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If there is one individual whose memoir it is less necessary to prefix to an edition of his works than another, it is the poet, Cowper ; nor is it merely on the ground of the particulars of his life being so well known, but because his feelings, character, and situation, are so pow. erfully and correctly depicted in his poems, that to read them is to make you master of his whole history, character and conduct. It is true the dates of his birth and death, or the fact that he died a bachelor, may not be recorded in his works; but his character is there portrayed in colours the most vivid and the most correct.

William Cowper, the religious poet, as he has been correctly designated, was the son of the Rev. John Cowper, chaplain to his majesty, George II., and rector of Berkhamstead, in Hertfordshire, where the poet was born, on the 26th of November, 1731. Mr. Cowper's father was the son of the Judge, and nephew of the Lord Chancellor of that name. His mother, in whose veins the blood of Henry III. flowed, was the daughter of Roger Donne, Esq., of Ludlam Hall, in the county, of Norfolk ; and a woman of the most amiable disposition, and of great mental endowments.

It was under this parent that Cowper first imbibed the rudiments of education, and with them those moral feelings and principles which distinguished him through life. On her death, when in his sixth year, he was consigned to a village school, and afterwards he was sent to that of Westininster, where, in despite of a constitution remarkably delicate, he made great progress.


In 1749, he was articled to an attorney for three years.--a profession the most unsuitable to Cowper, and consequently, although he served the period, and was afterwards entered of the Temple, yet he never practised the law as a profession. Literature had now engrossed his attention, and renewing his acquaintance with Churchill, Colman, (the elder,) and Bonnell Thornton, he contributed some papers to the Connoisseur for which others got the credit.

As the connections of Cowper were of the first respectability, he was at the age of thirty-four appointed one of the clerks to the House of Lords, but his extreme sensibility prevented his retaining the office; his constitution was weak, and had a tendency towards melancholy, which afterwards, indeed, brought on a species of insanity, and clouded the brilliant genius of Cowper. To dwell on this period of his life is to linger over infirmity and calamity the most heart-rending ; nor were the incidents in the life of Cowper those which require a detailed recital. In 1765, he settled at Huntingdon, in the family of the Rev. Mr. Unwin; and when this gentleman died he coatinued to reside with his widow, one of the most amiable of her sex, at Olney, in Buckinghamshire, where he became acquainted with the Rev. John Newton, the author of the “ Letters of Omicron."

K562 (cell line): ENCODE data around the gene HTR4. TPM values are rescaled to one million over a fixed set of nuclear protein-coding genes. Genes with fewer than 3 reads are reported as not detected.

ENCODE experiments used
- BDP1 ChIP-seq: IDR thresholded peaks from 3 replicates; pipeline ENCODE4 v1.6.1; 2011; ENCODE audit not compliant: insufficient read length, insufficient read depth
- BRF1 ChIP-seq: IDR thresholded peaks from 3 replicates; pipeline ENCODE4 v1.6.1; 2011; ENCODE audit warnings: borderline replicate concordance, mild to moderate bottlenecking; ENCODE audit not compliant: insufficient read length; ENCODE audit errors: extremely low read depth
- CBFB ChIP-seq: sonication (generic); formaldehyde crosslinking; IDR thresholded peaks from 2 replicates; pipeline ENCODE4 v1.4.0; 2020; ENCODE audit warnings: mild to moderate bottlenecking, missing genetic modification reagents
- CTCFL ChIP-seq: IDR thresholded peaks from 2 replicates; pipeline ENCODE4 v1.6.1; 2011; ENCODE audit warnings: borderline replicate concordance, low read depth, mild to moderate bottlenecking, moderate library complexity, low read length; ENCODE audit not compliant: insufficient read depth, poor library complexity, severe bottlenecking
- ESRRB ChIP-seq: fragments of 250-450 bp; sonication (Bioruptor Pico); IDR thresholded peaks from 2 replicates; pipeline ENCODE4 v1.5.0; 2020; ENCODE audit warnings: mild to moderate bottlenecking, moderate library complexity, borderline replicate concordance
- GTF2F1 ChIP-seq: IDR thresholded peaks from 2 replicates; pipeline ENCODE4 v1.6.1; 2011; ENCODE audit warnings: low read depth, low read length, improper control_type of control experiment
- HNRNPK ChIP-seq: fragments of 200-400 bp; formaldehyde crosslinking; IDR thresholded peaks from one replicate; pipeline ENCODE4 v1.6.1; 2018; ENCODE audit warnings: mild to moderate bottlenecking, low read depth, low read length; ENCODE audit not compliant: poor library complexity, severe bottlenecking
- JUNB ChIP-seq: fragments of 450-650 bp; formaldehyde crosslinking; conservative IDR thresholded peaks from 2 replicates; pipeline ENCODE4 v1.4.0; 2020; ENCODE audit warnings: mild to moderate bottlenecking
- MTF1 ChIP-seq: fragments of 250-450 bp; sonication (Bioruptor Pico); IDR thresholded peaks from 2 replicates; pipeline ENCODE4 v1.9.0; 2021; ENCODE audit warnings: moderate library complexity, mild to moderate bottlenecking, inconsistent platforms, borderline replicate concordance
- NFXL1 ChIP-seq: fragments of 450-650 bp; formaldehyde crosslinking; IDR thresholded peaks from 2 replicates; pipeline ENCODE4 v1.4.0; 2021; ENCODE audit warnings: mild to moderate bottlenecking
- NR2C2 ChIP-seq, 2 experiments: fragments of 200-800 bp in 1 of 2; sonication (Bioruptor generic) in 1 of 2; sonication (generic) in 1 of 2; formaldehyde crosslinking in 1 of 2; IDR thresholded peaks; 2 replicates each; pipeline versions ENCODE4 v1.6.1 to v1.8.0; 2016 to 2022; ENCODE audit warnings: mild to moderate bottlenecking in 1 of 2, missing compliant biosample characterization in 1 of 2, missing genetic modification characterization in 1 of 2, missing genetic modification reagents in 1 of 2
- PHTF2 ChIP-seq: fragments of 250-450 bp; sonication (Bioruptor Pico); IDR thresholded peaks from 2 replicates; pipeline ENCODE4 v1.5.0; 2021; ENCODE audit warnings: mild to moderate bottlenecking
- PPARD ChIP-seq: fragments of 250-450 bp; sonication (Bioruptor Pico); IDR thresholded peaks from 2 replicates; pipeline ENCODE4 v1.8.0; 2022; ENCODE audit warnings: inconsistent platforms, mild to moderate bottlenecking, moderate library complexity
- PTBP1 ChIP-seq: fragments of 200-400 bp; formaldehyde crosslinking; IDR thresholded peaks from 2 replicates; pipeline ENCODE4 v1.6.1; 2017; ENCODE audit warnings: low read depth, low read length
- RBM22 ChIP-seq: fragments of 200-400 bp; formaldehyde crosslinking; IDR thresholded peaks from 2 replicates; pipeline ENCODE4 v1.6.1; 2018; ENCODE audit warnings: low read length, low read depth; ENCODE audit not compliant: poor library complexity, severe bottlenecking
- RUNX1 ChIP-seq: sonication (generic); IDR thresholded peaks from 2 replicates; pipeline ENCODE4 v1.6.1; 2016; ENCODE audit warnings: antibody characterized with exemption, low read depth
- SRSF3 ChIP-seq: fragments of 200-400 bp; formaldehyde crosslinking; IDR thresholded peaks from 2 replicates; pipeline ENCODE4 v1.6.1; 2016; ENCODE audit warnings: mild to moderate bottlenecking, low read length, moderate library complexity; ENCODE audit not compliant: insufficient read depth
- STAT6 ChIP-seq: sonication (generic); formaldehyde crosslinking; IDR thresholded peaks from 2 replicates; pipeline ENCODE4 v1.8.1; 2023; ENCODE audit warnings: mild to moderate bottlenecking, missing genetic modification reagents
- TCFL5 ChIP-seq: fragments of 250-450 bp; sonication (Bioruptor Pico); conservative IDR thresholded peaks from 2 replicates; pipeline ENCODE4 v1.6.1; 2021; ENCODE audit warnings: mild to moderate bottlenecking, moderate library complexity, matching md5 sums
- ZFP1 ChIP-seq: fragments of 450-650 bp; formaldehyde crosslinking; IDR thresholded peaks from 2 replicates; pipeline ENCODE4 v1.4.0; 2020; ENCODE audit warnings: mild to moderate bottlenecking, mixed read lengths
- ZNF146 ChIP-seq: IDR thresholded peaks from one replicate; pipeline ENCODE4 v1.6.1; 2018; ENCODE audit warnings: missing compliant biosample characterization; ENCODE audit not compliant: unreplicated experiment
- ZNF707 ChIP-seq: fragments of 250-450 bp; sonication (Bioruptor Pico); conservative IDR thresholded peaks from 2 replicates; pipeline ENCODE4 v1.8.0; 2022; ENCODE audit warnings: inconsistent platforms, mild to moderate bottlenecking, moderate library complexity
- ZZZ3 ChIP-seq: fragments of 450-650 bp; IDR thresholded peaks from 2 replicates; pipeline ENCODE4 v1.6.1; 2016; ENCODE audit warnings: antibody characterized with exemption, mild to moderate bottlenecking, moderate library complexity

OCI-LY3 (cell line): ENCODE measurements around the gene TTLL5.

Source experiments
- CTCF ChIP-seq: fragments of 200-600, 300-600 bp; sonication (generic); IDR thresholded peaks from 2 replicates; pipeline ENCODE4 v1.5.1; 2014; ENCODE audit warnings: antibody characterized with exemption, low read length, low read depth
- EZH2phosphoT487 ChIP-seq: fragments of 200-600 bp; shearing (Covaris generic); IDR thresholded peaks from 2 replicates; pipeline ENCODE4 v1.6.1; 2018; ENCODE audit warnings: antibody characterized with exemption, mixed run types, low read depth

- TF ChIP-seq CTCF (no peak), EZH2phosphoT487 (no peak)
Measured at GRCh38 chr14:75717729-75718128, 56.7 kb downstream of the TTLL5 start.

It was not until the year 1782, that Cowper gave to the world a volume of his poems, and then it was published anonymously. The suc. cess which attended it induced him to succeed, and the result will be seen in the following pages ; in addition to which he wrote a translation of " Homer,» in blank verse. The latter years of his life were those of mental derangement, with lucid intervals, marked generally by a resignation to the will of providence, and a fervency of devotion rarely equalled ; at length, on the 25th of April, 1800, death released hiin of all his sufferings, and he died at Dereham, in Norfolk.

The poetical works of Cowper have been published in every variety of form, yet such is their popularity, that new editions are constantly called for. The one now offered to the public, combines economy with elegance; and is embellished with numerous engravings, from original designs, made expressly for the work. Some interesting notes from Cowper's Correspondence, as well as some additional Poems, are given in au Appendix, which render this edition the most complete that has hitherto appeared.

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